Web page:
IHM Maintenance Approaches
Implementation of Hong Kong Convention (HKC) of IMO and EU-Ship Recycling Regulation is my professional mission for more than 15 years. From cradle to grave, or shipyards, manufacturers, suppliers, ship owners to recyclers, or desk to dirt. I’m still loving to provide services and to develop customised solutions for efficient compliance
Having a close dialogue with shipyards, shipowners and maritime suppliers on IHM and IHM-maintenance ever since, it seems to be the time to share some insights about how to evaluate compliant and cost-efficient “IHM-Maintenance”.
Crucial aspects for IHM-Maintenance
Until recently the 2020-deadline for Inventory of Hazardous Materials Part I – hazardous materials in structure and equipment (IHM) for existing ships visiting EU or flying an EU-flag was challenging. Not only caused by the number of ships, but also COVID-19 restrictions and the late action of quite a few shipowners. Now shipowners realise that it´s not enough to have a certified IHM onboard, but that it also has to be maintained. All this is subject to frequent controls by PSC and flag or class.
This is often seen as a bureaucratic burden and consequences of IHM-incompliance are heavy. A structured approach is seldomly applied and in parallel, maritime suppliers struggle with providing necessary documents like Material Declarations (MD) and Suppliers Declaration of Conformity (SDoC) as gathering the required information from their own supply chains proves to be difficult. Outsourcing of this unwanted task seems to be an option for owners and suppliers alike.
On the other side, some IHM-Experts see IHM-Maintenance as a good business opportunity. Quite a few of them are in a gold rush as seen at the Yukon River in the 19th century. Many gold diggers lacked experience, were unprepared and overlooked basic things, but all hoped for a bright future. That ruined many of them but their advantage was, that they had no clients operating extremely valuable assets who trusted them and depended on their performance.
No doubt, for owners, manufacturers and suppliers it is a new challenge to document presence and absence of hazardous materials within products and onboard ships. It’s also outside of their comfort zone and core businesses. However, many other industries have developed principles for material compliance data exchange decades ago which can be modified and applied for IHM-Maintenance. A sound understanding of such principles including full understanding and adoption to the ship specific requirements is the key for those taking care of IHM-Maintenance, which are not necessarily IHM-Experts.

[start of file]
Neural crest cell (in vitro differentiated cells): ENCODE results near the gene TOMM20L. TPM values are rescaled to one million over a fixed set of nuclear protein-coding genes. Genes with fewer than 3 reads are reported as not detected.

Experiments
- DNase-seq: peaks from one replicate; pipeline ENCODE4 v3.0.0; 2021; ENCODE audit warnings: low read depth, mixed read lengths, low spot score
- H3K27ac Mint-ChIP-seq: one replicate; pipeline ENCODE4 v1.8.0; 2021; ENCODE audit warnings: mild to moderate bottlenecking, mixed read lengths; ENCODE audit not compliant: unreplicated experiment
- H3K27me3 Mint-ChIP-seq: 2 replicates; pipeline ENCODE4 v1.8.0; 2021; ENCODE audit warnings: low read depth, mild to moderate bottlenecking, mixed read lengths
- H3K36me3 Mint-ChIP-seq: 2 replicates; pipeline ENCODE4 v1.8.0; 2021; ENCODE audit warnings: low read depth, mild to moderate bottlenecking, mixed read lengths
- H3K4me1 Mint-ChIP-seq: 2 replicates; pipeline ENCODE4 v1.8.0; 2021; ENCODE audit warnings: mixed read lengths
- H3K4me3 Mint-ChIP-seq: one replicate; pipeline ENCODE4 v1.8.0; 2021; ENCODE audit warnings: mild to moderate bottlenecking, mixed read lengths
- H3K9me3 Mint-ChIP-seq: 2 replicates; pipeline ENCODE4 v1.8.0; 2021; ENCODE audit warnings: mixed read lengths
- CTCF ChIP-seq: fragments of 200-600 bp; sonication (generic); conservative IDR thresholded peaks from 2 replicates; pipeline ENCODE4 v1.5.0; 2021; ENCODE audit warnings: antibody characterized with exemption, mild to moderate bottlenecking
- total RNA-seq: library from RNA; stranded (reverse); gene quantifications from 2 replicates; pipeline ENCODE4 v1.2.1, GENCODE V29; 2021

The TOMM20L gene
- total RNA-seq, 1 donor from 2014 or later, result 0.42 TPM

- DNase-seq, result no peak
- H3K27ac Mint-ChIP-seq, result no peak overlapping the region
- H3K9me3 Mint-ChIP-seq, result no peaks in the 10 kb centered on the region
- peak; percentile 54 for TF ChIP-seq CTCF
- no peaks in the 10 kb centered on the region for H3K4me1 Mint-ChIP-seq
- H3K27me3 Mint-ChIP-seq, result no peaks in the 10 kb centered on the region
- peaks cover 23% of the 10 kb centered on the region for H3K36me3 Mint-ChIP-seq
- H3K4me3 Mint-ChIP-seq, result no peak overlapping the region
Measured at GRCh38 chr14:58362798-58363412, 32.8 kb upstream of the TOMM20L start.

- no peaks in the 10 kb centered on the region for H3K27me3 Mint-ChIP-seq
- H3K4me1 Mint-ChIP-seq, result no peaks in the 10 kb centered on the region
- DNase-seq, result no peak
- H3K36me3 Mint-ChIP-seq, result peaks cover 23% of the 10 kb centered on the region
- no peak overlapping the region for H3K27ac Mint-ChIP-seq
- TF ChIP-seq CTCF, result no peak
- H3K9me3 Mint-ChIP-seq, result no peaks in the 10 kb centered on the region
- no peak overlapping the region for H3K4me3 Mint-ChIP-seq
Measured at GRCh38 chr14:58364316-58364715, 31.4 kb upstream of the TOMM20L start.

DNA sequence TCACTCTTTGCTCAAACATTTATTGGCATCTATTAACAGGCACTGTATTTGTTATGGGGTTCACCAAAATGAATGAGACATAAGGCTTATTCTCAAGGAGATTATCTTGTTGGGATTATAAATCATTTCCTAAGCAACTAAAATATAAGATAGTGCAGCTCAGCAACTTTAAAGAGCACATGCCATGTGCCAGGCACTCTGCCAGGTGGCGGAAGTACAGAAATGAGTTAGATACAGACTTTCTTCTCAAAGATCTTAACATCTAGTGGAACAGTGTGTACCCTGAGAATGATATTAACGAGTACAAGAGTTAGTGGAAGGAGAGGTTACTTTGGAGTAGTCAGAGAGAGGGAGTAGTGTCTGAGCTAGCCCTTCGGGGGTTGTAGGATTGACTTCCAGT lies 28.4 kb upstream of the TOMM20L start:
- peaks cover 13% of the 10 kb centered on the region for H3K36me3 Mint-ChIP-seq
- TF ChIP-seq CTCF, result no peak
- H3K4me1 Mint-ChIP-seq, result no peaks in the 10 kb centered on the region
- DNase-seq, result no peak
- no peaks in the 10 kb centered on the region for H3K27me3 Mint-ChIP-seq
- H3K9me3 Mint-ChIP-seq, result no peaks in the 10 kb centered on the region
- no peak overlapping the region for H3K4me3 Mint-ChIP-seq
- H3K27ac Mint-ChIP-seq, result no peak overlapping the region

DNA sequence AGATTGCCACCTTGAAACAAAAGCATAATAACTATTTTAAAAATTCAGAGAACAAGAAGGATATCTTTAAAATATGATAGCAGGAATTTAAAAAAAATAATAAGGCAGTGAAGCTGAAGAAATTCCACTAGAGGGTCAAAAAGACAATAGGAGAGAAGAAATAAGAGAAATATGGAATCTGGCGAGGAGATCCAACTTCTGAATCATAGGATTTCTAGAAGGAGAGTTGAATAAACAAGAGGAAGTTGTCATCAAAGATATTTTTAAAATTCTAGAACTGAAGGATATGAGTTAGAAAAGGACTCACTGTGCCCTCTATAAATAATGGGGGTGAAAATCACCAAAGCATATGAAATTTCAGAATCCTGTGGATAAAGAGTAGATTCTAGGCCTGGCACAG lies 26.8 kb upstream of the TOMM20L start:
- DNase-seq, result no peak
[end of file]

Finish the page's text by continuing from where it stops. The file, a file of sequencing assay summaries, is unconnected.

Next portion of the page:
Common practice for IHM-Maintenance
The core is identification of relevant order items and exchange with and support for suppliers. It is what it all starts with and a liability aspect. If this is not provided by the service supplier, or he’s not capable of doing it correctly, the cost of IHM Maintenance is increased and document quality reduced.
Some “service approaches” require from owners to collect suppliers’ documents and provide them to the service supplier once a month. In the same frequency ships are asked for onboard-changes relevant for maintaining the IHM. Consequently, most of the work, liabilities and time remains with the owner. The service fee and level is low, as like quality of IHM-Maintenance but owners remain heavily involved. If this is the approach by the service supplier, it seems better that the owners keep all in his own hands.
Many service suppliers are not selecting relevant order items and copy entire order lists for requesting documents from suppliers. One request for 27 items reviewed by us showed that only one of the items was relevant. What a waste of time and unnecessary workload for suppliers. No wonder that some start charging for the documentation. As open requests must be documented for ensuring reflection of accurate status of IHM, avoidable gaps for the ships are caused which will trigger problems during PSC-inspections and re-certification of IHM.